Early sage laid the foundation for Rabbinic Judaism.
But the school of Akiba held that there are no superfluous words in the legal passages, every word being intended to convey some additional rule. Words like "also" are intended to include some addition to the law not stated explicitly in the text and words like "however" are intended to exclude laws that it might otherwise have been imagined arc embraced by the implications of the text. Akiba is quoted as saying that "Love thy neighbor as thyself" is a great principle of the Torah. A saying attributed to him in a more universalistic vein is: "Beloved is man because he has been created in the image of God."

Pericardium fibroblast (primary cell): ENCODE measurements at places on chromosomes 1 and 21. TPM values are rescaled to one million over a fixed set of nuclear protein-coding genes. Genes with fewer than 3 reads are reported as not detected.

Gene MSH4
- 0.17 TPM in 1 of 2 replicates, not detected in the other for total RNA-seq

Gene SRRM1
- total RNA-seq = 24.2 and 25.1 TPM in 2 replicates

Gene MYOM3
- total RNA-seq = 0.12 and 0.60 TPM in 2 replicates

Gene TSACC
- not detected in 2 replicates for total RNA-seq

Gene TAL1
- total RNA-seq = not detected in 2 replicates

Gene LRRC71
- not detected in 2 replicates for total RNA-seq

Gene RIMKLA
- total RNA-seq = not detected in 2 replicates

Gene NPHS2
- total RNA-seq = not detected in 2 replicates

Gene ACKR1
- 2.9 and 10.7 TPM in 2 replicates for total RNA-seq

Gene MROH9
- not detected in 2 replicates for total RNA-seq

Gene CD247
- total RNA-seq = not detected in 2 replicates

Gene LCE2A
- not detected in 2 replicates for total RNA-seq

Akiba is also depicted as belonging to the mystical tradition in ancient Israel. Of the four sages who entered the Pardes (Paradise) Akiba alone is said to have emerged unscathed by the tremendous experience. Akiba is held to be of the utmost significance in laying the foundations of Rabbinic Judaism after the destruction of the Temple. He is the exemplar of complete devotion to the study, practice, and teaching of the Torah. He is described in the Talmud as "one of the fathers of the world."
Did you like this article? MyJewishLearning is a not-for-profit organization.